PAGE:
NTSB Identification: LAX05GA192.
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Accident occurred Wednesday, June 01, 2005 in Bisbee, AZ
Probable Cause Approval Date: 02/28/2006
Aircraft: Eurocopter AS 350 B2, registration: N5205F
Injuries: 1 Serious,1 Minor.
: NTSB investigators either traveled in support of this investigation or conducted a significant amount of investigative work without any travel, and used data obtained from various sources to prepare this public aircraft accident report.
While hovering over a mountainous area on an aerial observation mission, the helicopter entered a rapid yaw rotation to the left then descended to ground impact. While hovering over items of interest on the ground, the pilot began a turn to the left at 200 feet above ground level. The helicopter began to turn more rapidly than normal and the pilot applied right pedal. The right pedal application did not counteract the turn rate and the helicopter continued spinning to the left. The pilot then reduced power and pitched the helicopter's nose forward while maintaining right pedal. The helicopter continued to rotate as it descended to impact with the ground. At the time of the accident, the pilot was not aware from which direction the wind was blowing. The pilot's regular flying assignment consisted of high-altitude surveillance flights over Florida and he was on a short duration pilot augmentation assignment to the Tucson operations base and had limited mountain flying experience. A pilot flying in the area immediately following the accident reported winds greater than 20 knots and blowing from the west. The helicopter was operating at a gross weight of 4,020 pounds. The maximum allowable gross weight of the helicopter is 4,961 pounds. The density altitude was 7,850 feet mean sea level (msl) and the out of ground effect hover capability of the helicopter was about 8,000 feet msl. Post accident examination of the helicopter did not reveal any preimpact airframe or engine malfunctions.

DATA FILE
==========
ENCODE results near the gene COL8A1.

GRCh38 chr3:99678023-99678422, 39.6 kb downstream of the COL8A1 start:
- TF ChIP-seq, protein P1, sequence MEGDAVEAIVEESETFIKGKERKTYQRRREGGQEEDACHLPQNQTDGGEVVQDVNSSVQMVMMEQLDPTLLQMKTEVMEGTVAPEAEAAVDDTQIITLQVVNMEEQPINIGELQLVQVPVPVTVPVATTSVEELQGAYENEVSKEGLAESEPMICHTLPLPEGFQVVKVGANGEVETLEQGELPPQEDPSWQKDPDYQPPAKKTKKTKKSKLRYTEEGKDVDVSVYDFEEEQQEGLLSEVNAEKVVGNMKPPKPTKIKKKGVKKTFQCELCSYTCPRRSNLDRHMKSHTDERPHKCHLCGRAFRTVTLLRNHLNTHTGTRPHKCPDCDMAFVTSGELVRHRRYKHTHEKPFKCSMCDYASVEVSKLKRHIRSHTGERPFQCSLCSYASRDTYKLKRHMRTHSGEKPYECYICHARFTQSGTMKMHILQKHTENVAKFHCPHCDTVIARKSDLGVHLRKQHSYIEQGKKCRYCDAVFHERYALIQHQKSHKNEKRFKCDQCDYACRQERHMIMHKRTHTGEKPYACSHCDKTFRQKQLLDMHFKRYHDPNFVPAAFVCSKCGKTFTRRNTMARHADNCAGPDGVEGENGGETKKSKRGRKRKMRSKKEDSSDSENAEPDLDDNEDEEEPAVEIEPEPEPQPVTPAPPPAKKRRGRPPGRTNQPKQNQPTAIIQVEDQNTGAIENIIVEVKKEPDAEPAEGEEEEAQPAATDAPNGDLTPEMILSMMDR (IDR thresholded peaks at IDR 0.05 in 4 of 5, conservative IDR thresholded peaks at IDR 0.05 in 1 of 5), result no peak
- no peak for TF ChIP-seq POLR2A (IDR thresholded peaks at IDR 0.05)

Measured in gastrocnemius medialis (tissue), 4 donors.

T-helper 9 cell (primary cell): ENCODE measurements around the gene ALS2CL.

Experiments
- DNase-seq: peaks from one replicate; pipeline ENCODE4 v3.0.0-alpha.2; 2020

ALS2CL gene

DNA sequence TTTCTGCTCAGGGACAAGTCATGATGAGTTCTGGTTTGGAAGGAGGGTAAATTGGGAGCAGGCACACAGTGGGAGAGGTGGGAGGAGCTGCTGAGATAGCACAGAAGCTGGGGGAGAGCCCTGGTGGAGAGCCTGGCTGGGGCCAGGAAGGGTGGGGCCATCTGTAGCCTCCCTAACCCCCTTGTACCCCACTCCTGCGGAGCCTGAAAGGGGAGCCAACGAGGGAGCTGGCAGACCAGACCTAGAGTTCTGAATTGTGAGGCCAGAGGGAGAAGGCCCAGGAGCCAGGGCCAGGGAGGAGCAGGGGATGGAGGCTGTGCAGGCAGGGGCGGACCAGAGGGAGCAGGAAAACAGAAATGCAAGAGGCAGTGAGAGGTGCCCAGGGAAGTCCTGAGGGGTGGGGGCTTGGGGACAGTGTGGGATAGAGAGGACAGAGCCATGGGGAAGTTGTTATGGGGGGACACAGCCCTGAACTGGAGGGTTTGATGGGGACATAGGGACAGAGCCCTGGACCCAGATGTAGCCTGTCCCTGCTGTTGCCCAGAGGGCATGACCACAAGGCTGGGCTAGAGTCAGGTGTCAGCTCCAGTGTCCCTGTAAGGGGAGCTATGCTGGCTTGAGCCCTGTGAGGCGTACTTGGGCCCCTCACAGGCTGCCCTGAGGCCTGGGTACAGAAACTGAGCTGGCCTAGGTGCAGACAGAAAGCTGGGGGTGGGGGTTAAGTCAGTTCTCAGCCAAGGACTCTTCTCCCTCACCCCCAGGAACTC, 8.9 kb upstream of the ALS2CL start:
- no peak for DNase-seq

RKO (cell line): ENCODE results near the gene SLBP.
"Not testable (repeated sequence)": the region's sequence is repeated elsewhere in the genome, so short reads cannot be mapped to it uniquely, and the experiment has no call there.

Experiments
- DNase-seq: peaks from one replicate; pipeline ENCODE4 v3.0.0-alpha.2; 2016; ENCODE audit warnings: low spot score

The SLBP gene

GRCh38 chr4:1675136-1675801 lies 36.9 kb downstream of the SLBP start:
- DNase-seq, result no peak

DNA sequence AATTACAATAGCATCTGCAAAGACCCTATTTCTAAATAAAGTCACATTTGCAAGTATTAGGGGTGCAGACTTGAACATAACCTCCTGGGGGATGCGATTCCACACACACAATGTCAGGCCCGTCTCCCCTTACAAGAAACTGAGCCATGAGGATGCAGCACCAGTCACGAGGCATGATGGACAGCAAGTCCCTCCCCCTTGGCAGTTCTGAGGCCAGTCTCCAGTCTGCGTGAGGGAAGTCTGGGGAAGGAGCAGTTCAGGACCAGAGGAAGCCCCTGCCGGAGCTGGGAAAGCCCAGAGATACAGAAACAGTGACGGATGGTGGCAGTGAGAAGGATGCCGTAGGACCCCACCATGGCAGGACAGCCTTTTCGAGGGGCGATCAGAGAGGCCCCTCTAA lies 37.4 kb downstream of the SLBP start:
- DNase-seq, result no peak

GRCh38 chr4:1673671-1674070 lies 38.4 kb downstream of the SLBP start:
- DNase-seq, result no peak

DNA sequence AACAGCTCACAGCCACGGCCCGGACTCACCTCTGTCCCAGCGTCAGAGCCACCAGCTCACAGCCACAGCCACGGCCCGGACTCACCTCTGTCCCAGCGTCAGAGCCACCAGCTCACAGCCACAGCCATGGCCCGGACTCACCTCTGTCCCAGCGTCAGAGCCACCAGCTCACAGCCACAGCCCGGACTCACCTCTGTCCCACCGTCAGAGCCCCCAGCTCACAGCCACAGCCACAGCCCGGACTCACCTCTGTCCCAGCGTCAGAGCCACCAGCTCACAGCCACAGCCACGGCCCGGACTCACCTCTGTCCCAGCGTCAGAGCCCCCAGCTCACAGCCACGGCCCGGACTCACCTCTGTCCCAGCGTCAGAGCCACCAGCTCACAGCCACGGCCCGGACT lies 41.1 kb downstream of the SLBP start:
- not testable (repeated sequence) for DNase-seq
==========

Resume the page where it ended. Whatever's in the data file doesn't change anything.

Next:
The National Transportation Safety Board determines the probable cause(s) of this accident to be: the pilot's failure to maintain an adequate forward airspeed, which resulted in an in-flight loss of control due to a loss of tail rotor effectiveness, while operating near the out of ground effect hover capability of the helicopter. Contributing factors to the accident was the high density altitude and the pilot's lack of experience in the operating environment. Full narrative available
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